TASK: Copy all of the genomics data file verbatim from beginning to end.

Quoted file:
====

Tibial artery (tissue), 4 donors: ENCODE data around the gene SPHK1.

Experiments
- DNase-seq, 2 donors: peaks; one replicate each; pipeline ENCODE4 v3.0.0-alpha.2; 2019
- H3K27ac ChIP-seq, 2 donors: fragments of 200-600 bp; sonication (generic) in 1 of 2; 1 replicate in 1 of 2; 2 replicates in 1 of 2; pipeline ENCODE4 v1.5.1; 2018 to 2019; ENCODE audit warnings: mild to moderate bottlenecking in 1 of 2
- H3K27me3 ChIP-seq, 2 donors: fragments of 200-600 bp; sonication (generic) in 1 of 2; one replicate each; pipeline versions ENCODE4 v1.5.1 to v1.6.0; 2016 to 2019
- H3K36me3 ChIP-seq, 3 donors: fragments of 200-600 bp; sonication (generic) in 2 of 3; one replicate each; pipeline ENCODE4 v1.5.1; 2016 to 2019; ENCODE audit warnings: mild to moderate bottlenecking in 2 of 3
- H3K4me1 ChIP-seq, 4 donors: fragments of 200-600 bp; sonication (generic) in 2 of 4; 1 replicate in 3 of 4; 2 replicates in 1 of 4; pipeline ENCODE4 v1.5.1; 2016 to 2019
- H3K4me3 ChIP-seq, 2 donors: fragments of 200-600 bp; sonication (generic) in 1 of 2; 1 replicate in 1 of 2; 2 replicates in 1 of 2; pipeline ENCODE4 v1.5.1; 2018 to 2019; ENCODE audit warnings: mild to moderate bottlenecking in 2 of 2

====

Tibial artery (tissue), 4 donors: ENCODE data around the gene SPHK1.

Experiments
- DNase-seq, 2 donors: peaks; one replicate each; pipeline ENCODE4 v3.0.0-alpha.2; 2019
- H3K27ac ChIP-seq, 2 donors: fragments of 200-600 bp; sonication (generic) in 1 of 2; 1 replicate in 1 of 2; 2 replicates in 1 of 2; pipeline ENCODE4 v1.5.1; 2018 to 2019; ENCODE audit warnings: mild to moderate bottlenecking in 1 of 2
- H3K27me3 ChIP-seq, 2 donors: fragments of 200-600 bp; sonication (generic) in 1 of 2; one replicate each; pipeline versions ENCODE4 v1.5.1 to v1.6.0; 2016 to 2019
- H3K36me3 ChIP-seq, 3 donors: fragments of 200-600 bp; sonication (generic) in 2 of 3; one replicate each; pipeline ENCODE4 v1.5.1; 2016 to 2019; ENCODE audit warnings: mild to moderate bottlenecking in 2 of 3
- H3K4me1 ChIP-seq, 4 donors: fragments of 200-600 bp; sonication (generic) in 2 of 4; 1 replicate in 3 of 4; 2 replicates in 1 of 4; pipeline ENCODE4 v1.5.1; 2016 to 2019
- H3K4me3 ChIP-seq, 2 donors: fragments of 200-600 bp; sonication (generic) in 1 of 2; 1 replicate in 1 of 2; 2 replicates in 1 of 2; pipeline ENCODE4 v1.5.1; 2018 to 2019; ENCODE audit warnings: mild to moderate bottlenecking in 2 of 2